This year we’ve decided to try a new crop to our little urban garden. Potatoes! Yukon gold in fact. I tried going the cheap route and bought some from the grocery store. After a couple of weeks trying to sprout them, I read that sometimes potatoes are soaked in something to prevent them from sprouting. Euw! Not sure what that is.
So then I decided to order “official” seed potatoes. By the time they arrived my grocery store ones started to sprout. Of course! So if the potatoes work, I will be rich with them. The potatoes are from a place in Colorado called The Potato Garden.
And since my soil is lousy and filled with glass, I looked into suitable containers for growing them. You have to have something that is deep, so you can keep adding soil (hilling) as the plants grow. This keeps the potatoes from getting hit by the sun, which causes them to turn green and be bitter. I found Smart Pots and ordered 2 of them. They are made out of a sturdy fabric. I thought I would give them a try.
placing one of the seed potatoes
As usual, I have to put my garden behind bars to keep the squirrels from destroying the unestablished plants.
potatoes planted and behind bars
I’m very excited about the addition to NYC’s recycling program to include for the first time the recycling of all rigid plastics, including toys, hangers, shampoo bottles, coffee cups and food containers. The expansion of plastics recycling – which began April 24th – is part of the City’s Solid Waste Management Plan and is made possible, in part, through a partnership with SIMS Municipal Recycling whose recycling facilities are equipped to handle the broad range of plastic recycling. The recycling expansion will result in more than 50,000 additional tons of waste a year no longer ending up in landfills at a savings to City taxpayers of almost $600,000 each year in export costs, and for rigid plastics, it is recommended that New Yorkers should rinse and recycle it. The City will also expand the organics recycling pilot under way in public schools in Brooklyn and Manhattan to residents in the Westerleigh neighborhood of Staten Island next month, to other neighborhoods this fall and to all City schools over the next two years. The food waste composting pilot cut the amount of garbage participating schools sent to landfills by up to 38 percent. Both programs are part of the City’s effort to make recycling easier for New Yorkers. Earlier this year, in his State of the City speech, Mayor Bloomberg promised an expansion of the recycling program, renewing the Administration’s commitment to doubling the City’s recycling rate to 30 percent by 2017.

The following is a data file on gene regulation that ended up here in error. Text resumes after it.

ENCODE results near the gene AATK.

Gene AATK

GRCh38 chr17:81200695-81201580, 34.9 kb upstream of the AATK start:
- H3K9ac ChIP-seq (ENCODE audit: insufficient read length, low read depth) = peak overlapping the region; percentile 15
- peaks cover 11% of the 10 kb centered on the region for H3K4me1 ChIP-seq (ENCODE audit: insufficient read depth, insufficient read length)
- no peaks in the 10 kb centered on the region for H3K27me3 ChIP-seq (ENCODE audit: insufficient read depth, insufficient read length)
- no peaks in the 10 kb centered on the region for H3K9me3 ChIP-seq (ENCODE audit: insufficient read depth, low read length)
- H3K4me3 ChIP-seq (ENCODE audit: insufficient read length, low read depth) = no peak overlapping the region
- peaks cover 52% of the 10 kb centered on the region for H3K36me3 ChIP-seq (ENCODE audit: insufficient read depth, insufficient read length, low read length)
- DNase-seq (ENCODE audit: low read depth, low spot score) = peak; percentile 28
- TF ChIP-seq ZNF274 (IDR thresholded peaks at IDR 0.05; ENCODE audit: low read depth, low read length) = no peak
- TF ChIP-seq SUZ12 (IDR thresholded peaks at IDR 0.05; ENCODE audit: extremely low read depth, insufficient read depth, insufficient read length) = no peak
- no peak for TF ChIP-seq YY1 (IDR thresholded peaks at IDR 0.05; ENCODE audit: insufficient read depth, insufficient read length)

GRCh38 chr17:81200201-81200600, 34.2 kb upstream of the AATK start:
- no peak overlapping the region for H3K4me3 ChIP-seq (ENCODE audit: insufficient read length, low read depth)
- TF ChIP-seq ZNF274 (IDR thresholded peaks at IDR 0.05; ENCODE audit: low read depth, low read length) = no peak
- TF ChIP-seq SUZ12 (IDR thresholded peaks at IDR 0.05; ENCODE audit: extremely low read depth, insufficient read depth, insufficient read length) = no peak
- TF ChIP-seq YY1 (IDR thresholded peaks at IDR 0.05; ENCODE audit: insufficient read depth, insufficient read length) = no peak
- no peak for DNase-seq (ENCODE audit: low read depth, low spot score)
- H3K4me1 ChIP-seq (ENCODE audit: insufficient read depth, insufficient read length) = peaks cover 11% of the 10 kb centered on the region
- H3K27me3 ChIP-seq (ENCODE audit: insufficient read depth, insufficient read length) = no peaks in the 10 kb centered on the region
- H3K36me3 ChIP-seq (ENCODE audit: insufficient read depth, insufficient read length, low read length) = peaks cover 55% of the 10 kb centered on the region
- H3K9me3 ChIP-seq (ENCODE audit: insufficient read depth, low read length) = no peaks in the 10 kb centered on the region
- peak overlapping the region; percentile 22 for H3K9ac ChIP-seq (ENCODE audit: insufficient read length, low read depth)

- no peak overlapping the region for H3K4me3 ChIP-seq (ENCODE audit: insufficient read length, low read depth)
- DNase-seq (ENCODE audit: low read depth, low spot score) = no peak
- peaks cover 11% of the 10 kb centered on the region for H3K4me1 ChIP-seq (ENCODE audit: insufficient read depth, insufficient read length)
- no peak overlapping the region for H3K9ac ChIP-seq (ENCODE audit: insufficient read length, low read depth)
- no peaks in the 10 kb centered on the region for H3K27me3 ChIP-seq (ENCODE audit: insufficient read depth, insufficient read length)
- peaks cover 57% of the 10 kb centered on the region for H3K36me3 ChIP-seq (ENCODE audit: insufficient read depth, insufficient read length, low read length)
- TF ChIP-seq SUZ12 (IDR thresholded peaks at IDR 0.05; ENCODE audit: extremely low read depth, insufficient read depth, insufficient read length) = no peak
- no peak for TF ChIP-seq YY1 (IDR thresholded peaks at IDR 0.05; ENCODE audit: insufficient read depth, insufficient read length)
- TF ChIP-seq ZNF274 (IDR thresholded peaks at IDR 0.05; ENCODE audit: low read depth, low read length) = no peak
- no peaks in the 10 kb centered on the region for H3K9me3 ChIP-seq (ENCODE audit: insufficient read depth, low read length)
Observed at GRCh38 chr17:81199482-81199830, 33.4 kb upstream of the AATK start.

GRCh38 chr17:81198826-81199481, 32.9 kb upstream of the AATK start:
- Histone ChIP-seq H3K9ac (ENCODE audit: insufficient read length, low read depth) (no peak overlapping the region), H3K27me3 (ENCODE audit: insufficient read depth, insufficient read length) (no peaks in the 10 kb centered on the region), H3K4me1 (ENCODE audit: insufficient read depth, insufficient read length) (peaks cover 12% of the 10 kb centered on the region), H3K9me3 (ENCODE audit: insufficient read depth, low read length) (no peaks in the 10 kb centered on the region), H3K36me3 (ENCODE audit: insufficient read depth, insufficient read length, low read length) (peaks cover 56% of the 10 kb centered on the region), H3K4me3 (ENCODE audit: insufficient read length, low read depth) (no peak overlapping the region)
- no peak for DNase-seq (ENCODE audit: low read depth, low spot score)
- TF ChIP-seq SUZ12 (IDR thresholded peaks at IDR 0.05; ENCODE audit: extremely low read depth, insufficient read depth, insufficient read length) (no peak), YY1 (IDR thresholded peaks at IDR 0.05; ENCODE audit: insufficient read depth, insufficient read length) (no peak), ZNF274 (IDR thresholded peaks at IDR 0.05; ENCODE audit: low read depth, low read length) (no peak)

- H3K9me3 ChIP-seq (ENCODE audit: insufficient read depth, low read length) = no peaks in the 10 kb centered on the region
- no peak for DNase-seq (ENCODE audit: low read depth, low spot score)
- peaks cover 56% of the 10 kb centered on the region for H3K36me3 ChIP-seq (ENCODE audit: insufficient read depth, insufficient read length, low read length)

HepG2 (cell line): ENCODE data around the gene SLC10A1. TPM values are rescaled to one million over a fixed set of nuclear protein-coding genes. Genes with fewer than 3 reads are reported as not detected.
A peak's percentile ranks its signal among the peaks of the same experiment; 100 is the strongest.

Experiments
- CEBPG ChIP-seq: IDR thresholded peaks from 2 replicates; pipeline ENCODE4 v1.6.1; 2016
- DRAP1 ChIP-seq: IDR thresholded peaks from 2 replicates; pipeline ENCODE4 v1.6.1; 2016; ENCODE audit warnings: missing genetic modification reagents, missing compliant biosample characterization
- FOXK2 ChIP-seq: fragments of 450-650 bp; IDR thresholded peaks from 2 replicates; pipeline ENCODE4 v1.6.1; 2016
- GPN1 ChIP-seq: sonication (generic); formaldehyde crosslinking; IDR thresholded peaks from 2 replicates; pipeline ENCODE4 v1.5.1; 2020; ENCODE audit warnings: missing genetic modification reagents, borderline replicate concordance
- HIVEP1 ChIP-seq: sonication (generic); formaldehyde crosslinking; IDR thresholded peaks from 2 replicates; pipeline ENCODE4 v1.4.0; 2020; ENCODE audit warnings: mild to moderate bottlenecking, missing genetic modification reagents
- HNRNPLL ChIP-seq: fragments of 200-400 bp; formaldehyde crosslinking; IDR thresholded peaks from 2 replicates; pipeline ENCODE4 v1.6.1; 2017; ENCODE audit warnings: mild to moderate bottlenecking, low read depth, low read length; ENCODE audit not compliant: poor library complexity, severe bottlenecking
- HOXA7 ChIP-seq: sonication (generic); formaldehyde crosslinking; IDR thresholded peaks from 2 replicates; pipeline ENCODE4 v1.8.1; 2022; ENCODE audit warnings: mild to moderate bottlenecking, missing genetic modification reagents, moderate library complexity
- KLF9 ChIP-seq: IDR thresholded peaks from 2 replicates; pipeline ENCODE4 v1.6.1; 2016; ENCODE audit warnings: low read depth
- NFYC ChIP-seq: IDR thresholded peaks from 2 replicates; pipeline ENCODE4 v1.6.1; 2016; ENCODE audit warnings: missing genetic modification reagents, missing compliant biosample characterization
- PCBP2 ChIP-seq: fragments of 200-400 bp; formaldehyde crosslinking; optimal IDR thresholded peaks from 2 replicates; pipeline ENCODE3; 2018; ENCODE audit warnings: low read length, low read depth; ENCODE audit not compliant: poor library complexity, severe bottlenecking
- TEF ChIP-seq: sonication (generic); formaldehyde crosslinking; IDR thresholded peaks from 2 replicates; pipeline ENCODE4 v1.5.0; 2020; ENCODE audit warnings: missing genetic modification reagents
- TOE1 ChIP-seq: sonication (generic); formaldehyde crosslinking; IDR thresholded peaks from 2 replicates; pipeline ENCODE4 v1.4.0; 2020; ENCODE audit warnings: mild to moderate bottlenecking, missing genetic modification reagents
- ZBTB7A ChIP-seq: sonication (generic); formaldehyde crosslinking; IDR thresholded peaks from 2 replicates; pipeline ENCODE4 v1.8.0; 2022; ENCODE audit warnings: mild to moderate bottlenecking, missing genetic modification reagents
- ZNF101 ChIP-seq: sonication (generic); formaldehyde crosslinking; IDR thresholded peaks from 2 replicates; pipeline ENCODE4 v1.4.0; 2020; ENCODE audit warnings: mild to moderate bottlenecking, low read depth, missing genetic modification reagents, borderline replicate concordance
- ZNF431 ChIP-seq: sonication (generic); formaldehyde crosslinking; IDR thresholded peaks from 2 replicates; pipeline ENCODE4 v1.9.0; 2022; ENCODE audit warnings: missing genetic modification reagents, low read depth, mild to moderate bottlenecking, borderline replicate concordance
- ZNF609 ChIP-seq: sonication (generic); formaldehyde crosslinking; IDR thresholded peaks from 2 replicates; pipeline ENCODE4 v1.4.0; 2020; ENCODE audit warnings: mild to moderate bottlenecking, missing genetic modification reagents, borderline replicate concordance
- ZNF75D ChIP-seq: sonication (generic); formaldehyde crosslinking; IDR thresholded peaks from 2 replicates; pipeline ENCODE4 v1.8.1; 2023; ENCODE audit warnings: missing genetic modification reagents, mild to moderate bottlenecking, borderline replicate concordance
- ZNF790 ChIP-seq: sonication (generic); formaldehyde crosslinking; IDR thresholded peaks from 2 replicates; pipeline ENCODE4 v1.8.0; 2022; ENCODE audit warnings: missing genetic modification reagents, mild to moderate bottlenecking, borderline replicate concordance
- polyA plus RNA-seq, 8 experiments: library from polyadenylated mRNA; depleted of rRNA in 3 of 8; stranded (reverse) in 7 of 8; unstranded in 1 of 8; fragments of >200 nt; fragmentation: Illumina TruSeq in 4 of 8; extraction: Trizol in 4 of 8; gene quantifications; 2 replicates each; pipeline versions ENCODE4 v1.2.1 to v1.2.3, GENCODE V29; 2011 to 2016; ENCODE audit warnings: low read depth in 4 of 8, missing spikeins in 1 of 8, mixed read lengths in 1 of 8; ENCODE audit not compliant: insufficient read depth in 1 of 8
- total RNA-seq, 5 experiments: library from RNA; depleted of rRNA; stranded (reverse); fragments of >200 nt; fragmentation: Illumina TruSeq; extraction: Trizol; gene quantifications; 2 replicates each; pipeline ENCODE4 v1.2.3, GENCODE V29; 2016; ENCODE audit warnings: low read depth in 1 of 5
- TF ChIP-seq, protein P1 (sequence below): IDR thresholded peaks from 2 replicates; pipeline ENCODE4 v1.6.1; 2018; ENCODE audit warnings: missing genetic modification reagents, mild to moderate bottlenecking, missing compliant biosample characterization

This information came from the city. While this is a huge step forward in the city’s recycling program, I’m still shocked that we’re aiming towards a goal of 30% recycling.
I remember *years* ago going to San Francisco and noticing that they have baskets on their public trash cans where you could drop your recyclable drink bottles and cans. It made a tremendous amount of sense and I could never figure out why a great city like NYC couldn’t do something so simple. The city would never even need to pick up the recyclables, because the city’s homeless and impoverished would scoop them up for the $.05 deposit. Honestly this city’s best recyclers are our homeless!
Dance of the Honey Bee from AbelCine on Vimeo.
This is a nicely made video discussing honeybees and how they interact with us and our environment.
A few weeks ago when we were up in the Berkshires, a lovely woman and I struck up a conversation. After telling me that she raises alpacas and we discussed that we were both spinners, she offered me some of her alpaca fiber. We went to her home where she proceeded to give me a whole trash bag full! There were 3 colors -black, white and camel.
I am so greedy that I couldn’t turn it down. And quite honestly I have pretty much zero experience carding wool. There was one time that my spinning group went in on a jacob fleece, but the fleece was such low quality and a nightmare to work with that it scarred all of us for years. Seriously. That was over 10 years ago and it still comes up in conversation.
Anyhow, I emailed my spinning group to see if anyone had a drum carder I could borrow. One woman answered my call, and in fact told me I could keep her carder. This was a huge score, because drum carders are quite expensive and I could never justify buying one and having it sit under my bed most of the year.